Nelson Mandela played the game. Steve Biko organised several of his outlawed clandestine Black Consciousness meetings around matches in Black townships in the Transvaal, the Eastern Province and the Western Cape. Eminent historians have called it a '(Black) African Game'. The sport, as one may have guessed, is rugby union, which in the South African context has been mythologised for more than a century as a "white man's game."
WHITE SPRINGBOK (THE SOUTH African national rugby team) captains on tour during those heady apartheid years often used to exalt the official mantra: "The Black and Coloured (mixed race) population in South Africa are not interested in sport, as if oblivious to its inherent paternalism, which was the very mainstay of the ethos of apartheid, which infantilised the black populations as mere children who needed to be guided and nurtured by the civilised god-fearing whites.
It is a mythology that supposedly went to the emotional core of Afrikanerdom, and that has unfortunately been perpetuated over the years by both a disinterested and uninformed domestic and international media. It has been propped up over the years by the institutionally racist sports policy Weltanschauung under British rule in the Cape Colony in the late 19th century and by the apartheid regimes of successive Afrikaner nationalist governments respectively, in most of the 20th century.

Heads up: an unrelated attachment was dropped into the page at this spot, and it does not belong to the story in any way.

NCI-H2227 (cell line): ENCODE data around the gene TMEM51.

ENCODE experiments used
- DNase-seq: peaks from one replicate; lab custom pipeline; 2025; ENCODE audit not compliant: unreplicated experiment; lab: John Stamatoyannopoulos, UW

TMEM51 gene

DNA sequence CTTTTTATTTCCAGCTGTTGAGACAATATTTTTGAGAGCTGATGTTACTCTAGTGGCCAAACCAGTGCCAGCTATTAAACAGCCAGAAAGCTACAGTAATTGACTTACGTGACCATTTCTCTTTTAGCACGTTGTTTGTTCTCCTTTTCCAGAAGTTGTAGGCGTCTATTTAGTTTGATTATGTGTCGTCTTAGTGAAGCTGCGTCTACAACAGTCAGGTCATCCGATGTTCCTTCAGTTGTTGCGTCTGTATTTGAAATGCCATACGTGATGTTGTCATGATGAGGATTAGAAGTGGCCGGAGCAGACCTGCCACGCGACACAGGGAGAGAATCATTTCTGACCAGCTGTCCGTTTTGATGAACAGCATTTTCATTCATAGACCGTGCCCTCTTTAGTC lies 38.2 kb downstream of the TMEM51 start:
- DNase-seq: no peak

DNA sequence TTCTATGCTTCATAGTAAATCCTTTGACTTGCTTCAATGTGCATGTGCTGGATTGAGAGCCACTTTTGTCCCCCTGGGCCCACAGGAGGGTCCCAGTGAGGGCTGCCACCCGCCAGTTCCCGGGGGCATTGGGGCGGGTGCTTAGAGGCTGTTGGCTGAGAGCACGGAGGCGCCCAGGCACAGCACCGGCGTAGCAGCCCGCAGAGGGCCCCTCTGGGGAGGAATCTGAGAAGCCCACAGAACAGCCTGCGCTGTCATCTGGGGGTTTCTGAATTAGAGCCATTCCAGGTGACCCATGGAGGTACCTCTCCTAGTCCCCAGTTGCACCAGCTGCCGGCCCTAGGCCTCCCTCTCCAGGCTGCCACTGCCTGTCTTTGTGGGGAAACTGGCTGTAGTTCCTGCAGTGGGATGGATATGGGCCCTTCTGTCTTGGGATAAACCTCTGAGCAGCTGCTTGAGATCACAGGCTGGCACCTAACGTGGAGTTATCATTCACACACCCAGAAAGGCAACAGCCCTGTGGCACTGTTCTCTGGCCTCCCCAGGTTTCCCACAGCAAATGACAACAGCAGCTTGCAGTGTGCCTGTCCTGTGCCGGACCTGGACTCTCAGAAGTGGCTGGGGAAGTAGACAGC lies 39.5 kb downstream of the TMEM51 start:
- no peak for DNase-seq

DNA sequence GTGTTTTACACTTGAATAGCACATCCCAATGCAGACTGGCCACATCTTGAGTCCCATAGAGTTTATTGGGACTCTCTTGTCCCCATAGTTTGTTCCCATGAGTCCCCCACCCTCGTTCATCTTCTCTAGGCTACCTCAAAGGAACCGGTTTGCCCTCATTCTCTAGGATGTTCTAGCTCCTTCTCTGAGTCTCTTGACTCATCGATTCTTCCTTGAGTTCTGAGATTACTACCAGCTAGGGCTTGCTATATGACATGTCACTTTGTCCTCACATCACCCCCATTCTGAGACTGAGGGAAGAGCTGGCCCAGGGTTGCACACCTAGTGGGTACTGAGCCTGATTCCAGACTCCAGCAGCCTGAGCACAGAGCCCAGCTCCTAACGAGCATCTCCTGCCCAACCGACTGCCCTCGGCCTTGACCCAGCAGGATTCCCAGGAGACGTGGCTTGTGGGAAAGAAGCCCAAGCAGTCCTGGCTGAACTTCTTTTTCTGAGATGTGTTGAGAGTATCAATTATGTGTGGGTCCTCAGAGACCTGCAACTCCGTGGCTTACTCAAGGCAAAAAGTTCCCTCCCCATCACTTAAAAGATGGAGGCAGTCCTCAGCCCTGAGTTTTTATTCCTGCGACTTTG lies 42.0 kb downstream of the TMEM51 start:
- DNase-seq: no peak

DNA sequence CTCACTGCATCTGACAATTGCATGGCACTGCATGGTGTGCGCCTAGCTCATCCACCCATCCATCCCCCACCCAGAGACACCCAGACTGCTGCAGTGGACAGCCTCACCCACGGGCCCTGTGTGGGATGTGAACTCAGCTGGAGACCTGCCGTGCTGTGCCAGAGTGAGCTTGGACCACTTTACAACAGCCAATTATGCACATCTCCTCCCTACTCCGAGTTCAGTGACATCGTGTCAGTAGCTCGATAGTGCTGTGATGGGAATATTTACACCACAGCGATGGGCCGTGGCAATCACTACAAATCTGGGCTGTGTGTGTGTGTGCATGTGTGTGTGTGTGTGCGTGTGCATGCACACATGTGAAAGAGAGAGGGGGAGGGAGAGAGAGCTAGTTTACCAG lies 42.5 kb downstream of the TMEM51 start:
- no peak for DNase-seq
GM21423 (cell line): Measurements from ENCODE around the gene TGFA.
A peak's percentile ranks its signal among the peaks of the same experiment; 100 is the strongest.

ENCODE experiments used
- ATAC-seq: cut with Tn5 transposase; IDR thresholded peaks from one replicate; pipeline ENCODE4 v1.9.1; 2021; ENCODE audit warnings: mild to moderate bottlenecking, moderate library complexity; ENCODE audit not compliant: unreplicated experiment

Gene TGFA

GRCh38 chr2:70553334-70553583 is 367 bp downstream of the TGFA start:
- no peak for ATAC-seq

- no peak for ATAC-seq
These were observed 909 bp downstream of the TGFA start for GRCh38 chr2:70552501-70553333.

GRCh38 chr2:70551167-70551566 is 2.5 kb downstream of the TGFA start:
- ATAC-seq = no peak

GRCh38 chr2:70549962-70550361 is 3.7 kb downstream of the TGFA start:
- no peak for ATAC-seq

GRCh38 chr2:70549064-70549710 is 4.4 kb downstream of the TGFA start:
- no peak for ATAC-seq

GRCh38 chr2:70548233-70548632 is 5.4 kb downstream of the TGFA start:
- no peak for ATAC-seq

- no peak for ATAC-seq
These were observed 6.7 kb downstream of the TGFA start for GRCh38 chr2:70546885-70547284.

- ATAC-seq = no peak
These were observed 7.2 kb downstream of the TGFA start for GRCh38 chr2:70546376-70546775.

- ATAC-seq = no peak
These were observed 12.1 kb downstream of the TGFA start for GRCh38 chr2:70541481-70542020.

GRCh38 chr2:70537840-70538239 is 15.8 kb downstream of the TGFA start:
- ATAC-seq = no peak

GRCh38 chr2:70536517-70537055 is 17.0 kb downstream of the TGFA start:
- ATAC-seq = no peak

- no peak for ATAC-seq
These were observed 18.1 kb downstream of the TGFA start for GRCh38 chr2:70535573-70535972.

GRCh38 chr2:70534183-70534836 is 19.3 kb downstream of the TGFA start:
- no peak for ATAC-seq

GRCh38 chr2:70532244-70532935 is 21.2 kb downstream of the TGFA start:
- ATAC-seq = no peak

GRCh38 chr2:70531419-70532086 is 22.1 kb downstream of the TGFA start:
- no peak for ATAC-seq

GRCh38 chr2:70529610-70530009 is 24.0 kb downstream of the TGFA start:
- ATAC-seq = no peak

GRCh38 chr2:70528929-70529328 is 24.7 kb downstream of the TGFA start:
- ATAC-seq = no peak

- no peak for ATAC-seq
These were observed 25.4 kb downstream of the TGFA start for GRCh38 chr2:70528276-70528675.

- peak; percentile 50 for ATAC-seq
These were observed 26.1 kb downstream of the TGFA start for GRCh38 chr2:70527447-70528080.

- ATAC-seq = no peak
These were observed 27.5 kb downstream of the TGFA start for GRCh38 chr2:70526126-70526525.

The irony is that in post-apartheid South Africa there is still a minority of die-hard ideologues within the very corpus of the ruling African National Council (ANC), who still see rugby as a symbol of racially-motivated sporting dominance and the oppression by the Boere (Afrikaners) of the Blacks, Coloureds, Cape Malays and Indians.
These are the ideologues who despise the Springbok emblem as a symbol of multiracialism and would like it removed from the national rugby jersey, oblivious to the fact that national teams representing the Coloureds and Black Africans too have laid claim to the emblem during the apartheid years.
As a compromise, the post-apartheid unified non-racial South African Rugby Board agreed to migrate the Springbok emblem to the upper right of the jersey with the national flower, the Protea, taking centre-stage, with the national flag on the upper left of the jersey. The truth, needless to say, about rugby and race in South Africa could not be further from the truth. Rugby union, in fact, is as much entrenched in the DNA of non-European South Africans as it is in their white compatriots. A word of explanation and context though! In the twisted lexicon of apartheid, Africans were classified under the Race Classification Act as Bantu (native Africans), each legally domiciled to their ethnic "homeland'--be they Xhosa, Zulu, Tswana, Sotho etc. The...